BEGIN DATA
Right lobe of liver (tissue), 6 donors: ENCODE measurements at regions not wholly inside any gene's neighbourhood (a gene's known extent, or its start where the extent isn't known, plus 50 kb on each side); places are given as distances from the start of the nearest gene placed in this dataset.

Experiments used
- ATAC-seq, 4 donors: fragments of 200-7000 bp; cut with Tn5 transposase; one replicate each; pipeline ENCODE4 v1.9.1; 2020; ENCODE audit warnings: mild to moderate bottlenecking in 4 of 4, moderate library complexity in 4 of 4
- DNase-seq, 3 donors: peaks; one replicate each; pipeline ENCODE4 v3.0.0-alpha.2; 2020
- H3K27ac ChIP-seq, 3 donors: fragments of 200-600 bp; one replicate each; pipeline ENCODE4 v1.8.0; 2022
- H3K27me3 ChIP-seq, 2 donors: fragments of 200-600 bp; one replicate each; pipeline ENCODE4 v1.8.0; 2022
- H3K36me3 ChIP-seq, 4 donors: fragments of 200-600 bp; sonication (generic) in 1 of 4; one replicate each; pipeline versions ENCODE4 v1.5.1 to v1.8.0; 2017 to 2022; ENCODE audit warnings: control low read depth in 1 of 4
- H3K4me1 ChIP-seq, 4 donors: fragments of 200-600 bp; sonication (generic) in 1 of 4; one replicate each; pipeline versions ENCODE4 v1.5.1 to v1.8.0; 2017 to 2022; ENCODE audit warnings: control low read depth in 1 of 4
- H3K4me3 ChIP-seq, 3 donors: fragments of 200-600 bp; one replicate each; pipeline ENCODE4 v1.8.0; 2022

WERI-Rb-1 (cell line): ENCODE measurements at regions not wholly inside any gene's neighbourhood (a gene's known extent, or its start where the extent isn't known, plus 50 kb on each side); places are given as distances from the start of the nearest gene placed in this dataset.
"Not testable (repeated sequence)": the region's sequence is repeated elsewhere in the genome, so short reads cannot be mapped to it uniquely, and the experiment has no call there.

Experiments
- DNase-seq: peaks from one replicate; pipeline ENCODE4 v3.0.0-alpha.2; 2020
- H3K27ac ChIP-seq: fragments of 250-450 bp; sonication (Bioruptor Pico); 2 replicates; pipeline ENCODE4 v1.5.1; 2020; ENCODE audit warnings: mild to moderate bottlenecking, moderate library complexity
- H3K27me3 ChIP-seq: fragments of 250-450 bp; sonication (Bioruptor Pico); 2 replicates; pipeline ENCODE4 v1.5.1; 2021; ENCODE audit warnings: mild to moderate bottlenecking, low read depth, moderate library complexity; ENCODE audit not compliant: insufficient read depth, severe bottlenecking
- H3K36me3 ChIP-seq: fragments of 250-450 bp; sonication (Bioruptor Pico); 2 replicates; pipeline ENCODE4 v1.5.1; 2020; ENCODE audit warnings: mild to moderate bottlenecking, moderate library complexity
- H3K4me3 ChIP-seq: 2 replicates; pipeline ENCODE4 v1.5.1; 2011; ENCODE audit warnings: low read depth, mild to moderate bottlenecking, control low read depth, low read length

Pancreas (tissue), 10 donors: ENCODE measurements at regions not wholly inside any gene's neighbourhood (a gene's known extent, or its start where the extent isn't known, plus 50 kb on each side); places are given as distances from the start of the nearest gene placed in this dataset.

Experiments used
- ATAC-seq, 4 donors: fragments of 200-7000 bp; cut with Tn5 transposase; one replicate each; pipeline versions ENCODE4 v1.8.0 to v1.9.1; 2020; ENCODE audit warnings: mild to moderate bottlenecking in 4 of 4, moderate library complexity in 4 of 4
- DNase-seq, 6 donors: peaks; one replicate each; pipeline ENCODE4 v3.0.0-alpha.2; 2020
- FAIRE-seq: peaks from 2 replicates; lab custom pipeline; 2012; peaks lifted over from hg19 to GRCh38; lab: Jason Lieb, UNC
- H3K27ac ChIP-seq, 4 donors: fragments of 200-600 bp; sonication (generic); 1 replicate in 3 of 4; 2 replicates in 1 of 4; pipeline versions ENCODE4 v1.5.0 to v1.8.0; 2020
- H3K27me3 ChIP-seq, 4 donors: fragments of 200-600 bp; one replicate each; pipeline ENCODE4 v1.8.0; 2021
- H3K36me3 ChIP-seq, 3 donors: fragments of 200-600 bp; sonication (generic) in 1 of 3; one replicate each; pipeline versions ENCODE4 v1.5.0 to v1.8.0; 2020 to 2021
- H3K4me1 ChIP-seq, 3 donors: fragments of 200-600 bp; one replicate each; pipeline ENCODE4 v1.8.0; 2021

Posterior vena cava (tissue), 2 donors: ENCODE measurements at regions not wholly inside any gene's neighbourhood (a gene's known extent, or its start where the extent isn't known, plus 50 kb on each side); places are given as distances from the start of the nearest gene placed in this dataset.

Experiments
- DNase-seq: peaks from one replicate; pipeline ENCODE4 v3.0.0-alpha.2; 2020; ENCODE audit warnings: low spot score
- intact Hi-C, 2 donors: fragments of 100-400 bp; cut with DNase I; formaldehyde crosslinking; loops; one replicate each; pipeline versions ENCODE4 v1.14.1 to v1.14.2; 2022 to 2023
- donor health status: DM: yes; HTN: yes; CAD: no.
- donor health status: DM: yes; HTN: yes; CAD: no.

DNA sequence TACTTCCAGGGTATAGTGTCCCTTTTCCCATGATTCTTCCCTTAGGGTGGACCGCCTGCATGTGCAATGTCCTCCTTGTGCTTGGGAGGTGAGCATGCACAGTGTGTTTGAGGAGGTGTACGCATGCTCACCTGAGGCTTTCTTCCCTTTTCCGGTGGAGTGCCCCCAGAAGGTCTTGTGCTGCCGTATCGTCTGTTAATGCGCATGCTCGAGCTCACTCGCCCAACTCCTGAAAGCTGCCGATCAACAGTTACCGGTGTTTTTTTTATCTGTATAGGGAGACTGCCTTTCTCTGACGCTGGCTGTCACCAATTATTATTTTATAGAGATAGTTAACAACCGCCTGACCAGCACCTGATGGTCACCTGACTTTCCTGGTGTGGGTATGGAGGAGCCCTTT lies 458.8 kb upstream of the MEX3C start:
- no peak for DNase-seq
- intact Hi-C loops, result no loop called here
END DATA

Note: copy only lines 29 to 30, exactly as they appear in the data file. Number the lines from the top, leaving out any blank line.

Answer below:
- DNase-seq: peaks from one replicate; pipeline ENCODE4 v3.0.0-alpha.2; 2020; ENCODE audit warnings: low spot score
- intact Hi-C, 2 donors: fragments of 100-400 bp; cut with DNase I; formaldehyde crosslinking; loops; one replicate each; pipeline versions ENCODE4 v1.14.1 to v1.14.2; 2022 to 2023